The Kearsarge waited until she was within a thousand yards, and then she began to fire. Because the Kearsarge was faster and more maneuverable, the Alabama was unable to get in close. Now the ships were firing starboard broadside to starboard broadside, circling clockwise around a common center. The range tightened from 900 to 400 yards, but the Alabama could not close on the Yankee warship. They circled seven times in this dance of death, booming away the whole time. The echoes reverberated for seventy miles across the English Channel, even as far as Bristol.
The eleven-inch Dahlgren guns began to take a heavy toll on the Alabama, splintering and slicing its wooden bulwarks and causing many casualties. A direct hit to the aft pivot gun, one of the two most potent Confederate weapons, killed or wounded all but one of its gun-crew.
A shell from the Alabama’s Blakely ripped through the Kearsarge’s aft quarter, causing an explosion that shook the entire ship. Another shell pierced the Union warship’s funnel and exploded but did no damage to the steam equipment. Yet another shell zipped through the engine room but fell harmlessly on the other side of the ship. Two sailors and a gunner were wounded when a shell passed through the starboard bulwark and exploded just below the main rigging. Yet the Union gun crews kept firing with cool, mechanical discipline.
As Semmes feared, the Alabama’s damp powder charges resulted in weakened shell impact. Several of her shells bounced off the enemy’s ironclad hull. Many shells failed to explode, and one shell that could have seriously crippled the Kearsarge lodged in the rudder post without exploding. Another shell hit the rail of the Kearsarge’s forward pivot gun, but failed to explode.
Meanwhile, the big Dahlgrens wreaked havoc on their target. A flying splinter wounded Semmes in the right hand, but he wrapped the wound and continued to command his ship. One eleven-inch shell crippled the Alabama’s rudder, making the ship difficult to steer. Another Dahlgren shell hit near the waterline and exploded in the engine room. When the ship rolled, water poured into a hole nearly three feet in diameter
At noon, seeing his situation was hopeless, Semmes set his fore-and-aft sails in an attempt to get the Alabama back into French waters. But Winslow easily positioned the Kearsarge to cut him off. Rising water soon disabled the Alabama’s boilers and pumps. As the ship began to settle perceptibly at the stern, Kell went below to assess the damage and reported that she would founder within ten minutes. The Kearsarge continued to rake the Alabama with volley after volley.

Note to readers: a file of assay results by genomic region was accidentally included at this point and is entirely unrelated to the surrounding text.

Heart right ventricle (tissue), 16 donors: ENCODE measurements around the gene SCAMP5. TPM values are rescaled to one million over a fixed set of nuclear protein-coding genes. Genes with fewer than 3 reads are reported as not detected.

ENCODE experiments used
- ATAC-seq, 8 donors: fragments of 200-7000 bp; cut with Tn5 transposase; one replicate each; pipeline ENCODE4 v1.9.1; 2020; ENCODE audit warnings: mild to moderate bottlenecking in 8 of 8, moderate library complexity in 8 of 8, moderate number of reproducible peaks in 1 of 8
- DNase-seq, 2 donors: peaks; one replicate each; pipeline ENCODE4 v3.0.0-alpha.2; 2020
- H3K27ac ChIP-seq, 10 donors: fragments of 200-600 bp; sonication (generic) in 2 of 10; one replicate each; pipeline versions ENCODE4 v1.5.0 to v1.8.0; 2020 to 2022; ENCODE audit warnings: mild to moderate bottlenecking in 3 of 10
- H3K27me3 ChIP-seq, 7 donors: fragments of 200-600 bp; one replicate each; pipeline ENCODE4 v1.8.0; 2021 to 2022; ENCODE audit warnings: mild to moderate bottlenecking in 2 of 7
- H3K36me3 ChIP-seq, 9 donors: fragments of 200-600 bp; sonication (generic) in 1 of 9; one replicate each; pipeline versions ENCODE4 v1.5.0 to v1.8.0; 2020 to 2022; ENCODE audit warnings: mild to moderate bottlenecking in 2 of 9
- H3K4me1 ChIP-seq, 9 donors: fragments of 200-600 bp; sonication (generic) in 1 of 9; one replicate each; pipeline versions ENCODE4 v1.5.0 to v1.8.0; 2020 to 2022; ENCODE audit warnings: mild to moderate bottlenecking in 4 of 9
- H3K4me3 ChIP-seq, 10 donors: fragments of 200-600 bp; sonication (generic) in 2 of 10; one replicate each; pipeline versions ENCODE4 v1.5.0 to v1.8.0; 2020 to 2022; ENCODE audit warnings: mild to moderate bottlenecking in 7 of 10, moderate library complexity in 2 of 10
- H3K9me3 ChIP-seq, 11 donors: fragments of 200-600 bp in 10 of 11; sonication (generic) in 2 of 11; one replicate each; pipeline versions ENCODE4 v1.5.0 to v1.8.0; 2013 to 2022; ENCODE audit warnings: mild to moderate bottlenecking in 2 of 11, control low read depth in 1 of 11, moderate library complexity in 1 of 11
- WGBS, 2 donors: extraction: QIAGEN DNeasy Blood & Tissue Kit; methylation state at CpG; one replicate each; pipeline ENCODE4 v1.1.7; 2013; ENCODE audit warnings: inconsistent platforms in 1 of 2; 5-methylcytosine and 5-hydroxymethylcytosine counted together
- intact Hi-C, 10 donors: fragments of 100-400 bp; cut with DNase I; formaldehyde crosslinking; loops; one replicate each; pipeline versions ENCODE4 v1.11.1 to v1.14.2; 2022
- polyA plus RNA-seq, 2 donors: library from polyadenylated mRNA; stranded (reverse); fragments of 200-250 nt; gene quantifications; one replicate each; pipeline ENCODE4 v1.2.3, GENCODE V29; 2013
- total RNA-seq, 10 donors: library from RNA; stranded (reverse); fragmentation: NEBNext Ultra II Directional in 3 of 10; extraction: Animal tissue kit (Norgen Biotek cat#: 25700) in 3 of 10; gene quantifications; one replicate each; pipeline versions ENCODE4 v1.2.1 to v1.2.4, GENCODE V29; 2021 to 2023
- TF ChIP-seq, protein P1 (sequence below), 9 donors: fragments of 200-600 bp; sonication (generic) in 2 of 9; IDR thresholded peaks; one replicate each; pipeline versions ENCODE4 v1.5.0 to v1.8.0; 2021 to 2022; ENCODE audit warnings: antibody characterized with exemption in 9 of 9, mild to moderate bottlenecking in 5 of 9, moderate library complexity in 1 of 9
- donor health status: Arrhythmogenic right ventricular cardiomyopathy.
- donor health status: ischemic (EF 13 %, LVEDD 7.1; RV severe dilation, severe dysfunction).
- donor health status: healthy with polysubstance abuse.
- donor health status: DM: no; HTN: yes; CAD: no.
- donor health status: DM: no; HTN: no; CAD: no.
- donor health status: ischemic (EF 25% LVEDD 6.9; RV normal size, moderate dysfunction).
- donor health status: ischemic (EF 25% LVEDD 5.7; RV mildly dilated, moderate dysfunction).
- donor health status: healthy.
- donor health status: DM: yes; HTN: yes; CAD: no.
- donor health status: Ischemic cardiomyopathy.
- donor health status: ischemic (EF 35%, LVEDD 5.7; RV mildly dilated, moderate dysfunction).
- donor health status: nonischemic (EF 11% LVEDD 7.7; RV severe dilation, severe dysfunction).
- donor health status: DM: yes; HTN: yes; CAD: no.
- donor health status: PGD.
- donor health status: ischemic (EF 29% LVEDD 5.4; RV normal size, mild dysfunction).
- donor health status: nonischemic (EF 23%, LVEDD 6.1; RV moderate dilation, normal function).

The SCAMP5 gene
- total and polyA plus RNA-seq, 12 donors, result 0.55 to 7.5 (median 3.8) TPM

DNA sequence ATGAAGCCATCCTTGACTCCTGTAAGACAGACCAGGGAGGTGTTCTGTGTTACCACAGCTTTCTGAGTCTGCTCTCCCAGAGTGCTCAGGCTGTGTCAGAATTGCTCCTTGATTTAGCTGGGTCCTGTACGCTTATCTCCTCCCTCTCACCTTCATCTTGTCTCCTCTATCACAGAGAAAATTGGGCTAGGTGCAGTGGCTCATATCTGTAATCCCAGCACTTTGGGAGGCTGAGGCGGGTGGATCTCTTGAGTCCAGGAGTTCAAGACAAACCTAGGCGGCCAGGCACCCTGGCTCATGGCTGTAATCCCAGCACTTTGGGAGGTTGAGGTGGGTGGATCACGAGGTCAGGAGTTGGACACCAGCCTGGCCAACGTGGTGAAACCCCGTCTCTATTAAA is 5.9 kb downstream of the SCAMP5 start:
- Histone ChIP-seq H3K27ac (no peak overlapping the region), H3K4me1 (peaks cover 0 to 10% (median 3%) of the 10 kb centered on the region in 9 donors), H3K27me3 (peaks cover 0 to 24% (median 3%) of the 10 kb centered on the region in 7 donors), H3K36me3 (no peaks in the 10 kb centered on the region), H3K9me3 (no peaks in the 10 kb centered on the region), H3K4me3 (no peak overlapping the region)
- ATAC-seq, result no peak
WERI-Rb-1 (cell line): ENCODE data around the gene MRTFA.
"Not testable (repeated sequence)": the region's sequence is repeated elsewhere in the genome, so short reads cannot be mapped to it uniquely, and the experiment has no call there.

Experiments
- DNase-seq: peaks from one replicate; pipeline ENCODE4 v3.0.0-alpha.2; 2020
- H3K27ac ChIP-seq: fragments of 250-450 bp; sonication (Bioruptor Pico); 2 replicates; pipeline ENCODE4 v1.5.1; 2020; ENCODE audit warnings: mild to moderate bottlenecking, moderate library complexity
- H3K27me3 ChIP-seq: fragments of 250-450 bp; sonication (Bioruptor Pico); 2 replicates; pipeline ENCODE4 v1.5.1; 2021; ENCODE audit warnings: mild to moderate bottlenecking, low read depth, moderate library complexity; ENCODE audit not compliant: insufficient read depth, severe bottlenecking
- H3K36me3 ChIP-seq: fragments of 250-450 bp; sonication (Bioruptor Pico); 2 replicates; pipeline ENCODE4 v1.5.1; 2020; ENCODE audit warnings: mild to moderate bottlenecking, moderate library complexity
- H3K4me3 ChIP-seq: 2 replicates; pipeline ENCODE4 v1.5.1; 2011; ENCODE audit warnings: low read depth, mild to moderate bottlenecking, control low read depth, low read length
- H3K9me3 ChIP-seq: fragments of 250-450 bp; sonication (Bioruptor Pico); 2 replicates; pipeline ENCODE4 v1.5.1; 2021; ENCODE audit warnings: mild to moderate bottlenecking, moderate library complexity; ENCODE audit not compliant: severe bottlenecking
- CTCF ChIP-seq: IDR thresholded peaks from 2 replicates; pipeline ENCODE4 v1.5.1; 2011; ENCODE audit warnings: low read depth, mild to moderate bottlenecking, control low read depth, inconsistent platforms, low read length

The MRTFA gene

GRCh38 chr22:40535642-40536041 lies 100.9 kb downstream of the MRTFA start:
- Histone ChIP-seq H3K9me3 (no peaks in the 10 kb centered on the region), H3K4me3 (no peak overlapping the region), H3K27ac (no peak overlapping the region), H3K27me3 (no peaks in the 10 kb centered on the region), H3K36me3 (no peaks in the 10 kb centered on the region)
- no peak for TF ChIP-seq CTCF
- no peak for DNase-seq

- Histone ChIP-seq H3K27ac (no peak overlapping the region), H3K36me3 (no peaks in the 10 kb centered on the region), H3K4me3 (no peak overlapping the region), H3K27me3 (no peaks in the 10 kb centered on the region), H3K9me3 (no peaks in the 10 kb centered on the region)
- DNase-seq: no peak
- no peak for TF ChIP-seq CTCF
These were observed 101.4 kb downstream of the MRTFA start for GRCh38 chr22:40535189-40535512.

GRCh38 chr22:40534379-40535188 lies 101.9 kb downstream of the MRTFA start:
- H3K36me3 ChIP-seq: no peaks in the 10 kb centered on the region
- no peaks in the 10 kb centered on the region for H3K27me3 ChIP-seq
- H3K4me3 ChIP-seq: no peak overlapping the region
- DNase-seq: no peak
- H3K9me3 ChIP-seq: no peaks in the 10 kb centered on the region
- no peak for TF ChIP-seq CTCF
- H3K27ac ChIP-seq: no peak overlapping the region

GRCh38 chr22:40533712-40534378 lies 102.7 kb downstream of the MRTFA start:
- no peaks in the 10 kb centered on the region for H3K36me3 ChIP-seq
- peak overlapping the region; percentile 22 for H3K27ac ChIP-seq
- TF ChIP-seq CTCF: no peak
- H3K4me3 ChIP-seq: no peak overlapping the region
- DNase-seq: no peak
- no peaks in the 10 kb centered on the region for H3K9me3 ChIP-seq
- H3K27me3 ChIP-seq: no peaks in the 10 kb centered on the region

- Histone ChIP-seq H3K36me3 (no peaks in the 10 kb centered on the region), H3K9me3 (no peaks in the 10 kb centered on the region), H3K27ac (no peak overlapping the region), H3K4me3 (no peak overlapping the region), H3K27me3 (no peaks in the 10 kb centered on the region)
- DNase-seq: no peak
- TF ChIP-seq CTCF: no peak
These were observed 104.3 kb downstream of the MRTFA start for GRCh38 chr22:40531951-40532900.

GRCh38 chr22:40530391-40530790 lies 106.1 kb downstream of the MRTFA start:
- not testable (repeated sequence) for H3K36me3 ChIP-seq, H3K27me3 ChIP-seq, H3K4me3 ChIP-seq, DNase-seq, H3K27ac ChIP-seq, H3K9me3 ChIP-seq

As the bow began to rise, Semmes ordered the colors to be struck, but before the forward gunners got word, two unauthorized shots were fired. In outrage, the Kearsarge pounded the Alabama with another five shots. Two Alabama crewmen managed to raise a white flag and the firing stopped. Kell ordered all hands to abandon ship and swim away to avoid being sucked under as the ship went down. Only two of the Alabama’s lifeboats remained intact. One, under the command of George Fullam, was sent to the Kearsarge with the Confederate wounded.
With her fore-and-aft sails still set, the Alabama began to drift away. At ten minutes past noon, as seawater began to pour through the gaping three-foot Dahlgren wound in her starboard side, she began to sink by the stern. Within minutes her bow, with fore-and-aft sails still spread from her bowsprit, rose to a near vertical position. Her mainmast snapped in two, and then she hesitated a few groaning moments before plunging straight down beneath the bone-chilling waves of the English Channel. She was about six miles off the coast of Normandy, near Cherbourg.
A few minutes following this appalling spectacle, the British steam yacht Deerhound came up from behind the victorious Kearsarge and asked if they could help rescue the Confederate sailors struggling in the numbing waters. The Kearsarge had already launched its two surviving lifeboats, so they readily agreed to the assistance. “For God’s sake do what you can to save them,” was their answer.